This pratfall assumed technology would provide more short-cuts than in fact it would. A more difficult obstacle emerges after some thought given to the nature of writing history because it seems remarkably similar to Michelangelo's description of how to carve a statue. Asked how to carve, he said it was simple. "Just chip away the stone you don't want, and throw it away." Michelangelo saw statues as "prisoners of the stone" from which it was carved, while insights and generalizations of history emerge from a huge mass of unsorted primary documents. But there is a different edge to writing history. Uncomfortably often, the process of writing history is one of disregarding documents which fail to support a certain conclusion, often documents which send inconvenient messages to modern politics. Carried too far, de-selecting disagreeable documents amounts to attempting to destroy alternative viewpoints. By this view of it, what the author chooses to disregard, is then as important as what he chooses to include. Unless awkward linkages are consciously maintained in some form, they will soon enough disappear by themselves. It is a great fallacy to assume that ancient history can be isolated from current politics, or even to believe that history teaches the present. Often, it is just the other way around.
Dithering is originally a photographic term, referring to the process of smoothing out rough parts of an excessively enlarged photo. Carried over to the profession of writing history, the term alludes to smoothing over the rough parts of a narrative with a little unacknowledged conjecturing.
In photography, when a picture is enlarged too far, it breaks apart into bits and pieces. Dithering fills in the blank gaps between "pixels" actually recorded by the camera. It amounts to guessing what a blank space should look like, based on what surrounds its edges. In the popular comic strip, Blondie's husband Dagwood works for an explosive boss called Mr. Dithers, who "dithers" between outbursts, when he vents his frustration. But that's to dither in the Fifteenth-century non-technical sense, meaning to hesitate in an aimless trembling way. If the cartoonist who draws Blondie will forgive me, I have just dithered in the sense I am discussing in history. I haven't the faintest idea what the cartoonist intended by giving his character the name of Mr. Dithers, so I invented a plausible theory out of what I do know. That's what I mean by a third new meaning for either, in the sense of "plausible but wholly invented". It's fairly common practice, and it is one of the things which Leopold von Ranke's insistence on historical documentation has greatly reduced.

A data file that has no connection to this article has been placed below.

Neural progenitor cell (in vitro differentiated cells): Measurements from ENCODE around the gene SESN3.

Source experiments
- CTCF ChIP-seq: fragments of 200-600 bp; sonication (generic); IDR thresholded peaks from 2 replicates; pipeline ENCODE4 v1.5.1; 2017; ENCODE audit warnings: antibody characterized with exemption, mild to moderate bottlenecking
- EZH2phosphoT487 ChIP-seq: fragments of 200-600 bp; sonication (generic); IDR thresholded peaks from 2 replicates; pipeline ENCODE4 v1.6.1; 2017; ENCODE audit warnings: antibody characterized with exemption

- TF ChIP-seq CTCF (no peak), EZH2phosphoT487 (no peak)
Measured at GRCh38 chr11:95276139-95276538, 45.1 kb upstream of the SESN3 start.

To digress briefly about photographic dithering, the undithered product is of degraded quality, to begin with. Dithering systematically removes the jagged digital edge, and restores the original analog signal. In that case, dithering the result brings it back toward the original picture. That's not cheating, it's the removal of a flaw.